I picked up this book with anticipation and dread. Anticipation because I have loved this series, and dread because once I finished World of Trouble it would be over. Oh, the problems of readers and great books.
World of Trouble is the third and final book in Ben H. Winters's Last Policeman series. The world is ending, really ending. An asteroid is scheduled to crash into the planet in early October and most of the life on Earth is expected to go the way of the dinosaurs. Henry "Hank" Palace is promoted to detective as other officers resign to go fulfill their bucket list dreams before the world ends. In a way Hank is doing his bucket list - being a detective was always his dream job and he's not about to let a little thing like the end of the world stop him. In the first book Hank persists in solving a murder that appears to be a suicide. In the second he takes on a missing person case. In this last book the case is more personal: he's looking for his little sister Nico.
Hank last saw Nico when she rescued him after he was shot. Saving Hank was a pit stop on her way to saving the world. There was a scientist who worked out a way to do it by blasting a nuke into space and altering the course of the object hurdling towards the planet. Nico and others were working to get the scientist to where he needed to be to make it all happen. Hank listened in disbelief as Nico explained the plan to him. He tried to make his sister understand that there was nothing to be done, but Nico wouldn't accept that. She had hope. The two siblings parted, each thinking the other was blind to the truth. Now with just two weeks before the asteroid is expected to alter the planet in a most severe way Hank realizes that he wants to spend what little time there is left with the last surviving member of his family. And so Hank, with his dog Houdini and a not entirely trustworthy companion he met on his last case, leaves the woods of New England and sets off for Ohio where Nico was last headed.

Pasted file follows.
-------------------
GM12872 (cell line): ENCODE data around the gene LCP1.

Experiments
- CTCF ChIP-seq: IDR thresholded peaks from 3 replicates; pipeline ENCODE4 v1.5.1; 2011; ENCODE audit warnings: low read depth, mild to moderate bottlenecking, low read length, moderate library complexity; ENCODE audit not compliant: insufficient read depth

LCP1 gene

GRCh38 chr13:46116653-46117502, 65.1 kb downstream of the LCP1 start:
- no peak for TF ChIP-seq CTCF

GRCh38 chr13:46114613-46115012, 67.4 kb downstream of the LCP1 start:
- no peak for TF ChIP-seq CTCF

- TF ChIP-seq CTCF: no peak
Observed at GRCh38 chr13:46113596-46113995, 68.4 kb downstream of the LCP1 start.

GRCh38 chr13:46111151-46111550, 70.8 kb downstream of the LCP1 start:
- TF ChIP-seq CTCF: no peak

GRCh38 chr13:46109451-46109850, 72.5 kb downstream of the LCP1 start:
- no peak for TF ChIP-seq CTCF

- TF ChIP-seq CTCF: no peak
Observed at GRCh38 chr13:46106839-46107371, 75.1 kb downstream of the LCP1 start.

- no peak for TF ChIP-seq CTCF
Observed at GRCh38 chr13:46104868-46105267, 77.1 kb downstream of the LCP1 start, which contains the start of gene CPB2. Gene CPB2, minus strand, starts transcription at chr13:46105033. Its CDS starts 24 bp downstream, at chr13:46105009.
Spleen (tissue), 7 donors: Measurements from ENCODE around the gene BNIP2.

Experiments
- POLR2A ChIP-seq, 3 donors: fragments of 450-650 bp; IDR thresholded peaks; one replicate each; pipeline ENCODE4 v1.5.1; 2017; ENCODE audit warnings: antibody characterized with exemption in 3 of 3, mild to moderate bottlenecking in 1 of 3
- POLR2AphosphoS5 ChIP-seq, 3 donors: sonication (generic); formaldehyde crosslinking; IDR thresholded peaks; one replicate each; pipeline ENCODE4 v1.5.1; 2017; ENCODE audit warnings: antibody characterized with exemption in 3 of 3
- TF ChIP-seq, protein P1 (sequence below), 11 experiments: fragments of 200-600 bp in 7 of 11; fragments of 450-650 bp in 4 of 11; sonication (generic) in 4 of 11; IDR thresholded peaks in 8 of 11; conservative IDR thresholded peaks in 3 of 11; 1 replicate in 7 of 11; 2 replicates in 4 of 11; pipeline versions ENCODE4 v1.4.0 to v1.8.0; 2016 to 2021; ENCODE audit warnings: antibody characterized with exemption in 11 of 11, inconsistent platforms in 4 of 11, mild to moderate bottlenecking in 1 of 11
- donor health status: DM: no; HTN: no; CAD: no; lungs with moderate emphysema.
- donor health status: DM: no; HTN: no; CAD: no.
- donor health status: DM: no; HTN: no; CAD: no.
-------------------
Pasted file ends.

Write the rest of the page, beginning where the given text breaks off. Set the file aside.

Hank is single-minded in a way that is almost certifiable. When he's on a case he doesn't stop even when personal safety or common sense suggest that he should (or at least that he should take a step back and try a different tactic). He is a person who must know the truth, who must solve the puzzle. Under normal circumstances this would probably make him a great cop, the guy you want on your side because you know he will stop at nothing to find the truth and bring the perpetrator to justice. Under world ending circumstances he's still a great cop, a great man even, but he's also arguably a little crazy. Nico was in denial about the impending the end of the world. In a way Hank's insistence on discovering the truth and ferreting out wrongdoers in world where the big truth is that life is about to end is its own form of denial.
This is one of the best series I've read in awhile. Every book was strong. The characters, the details about society as it crumbles under the despair of impending doom - it all worked. I'm so sad the series is over.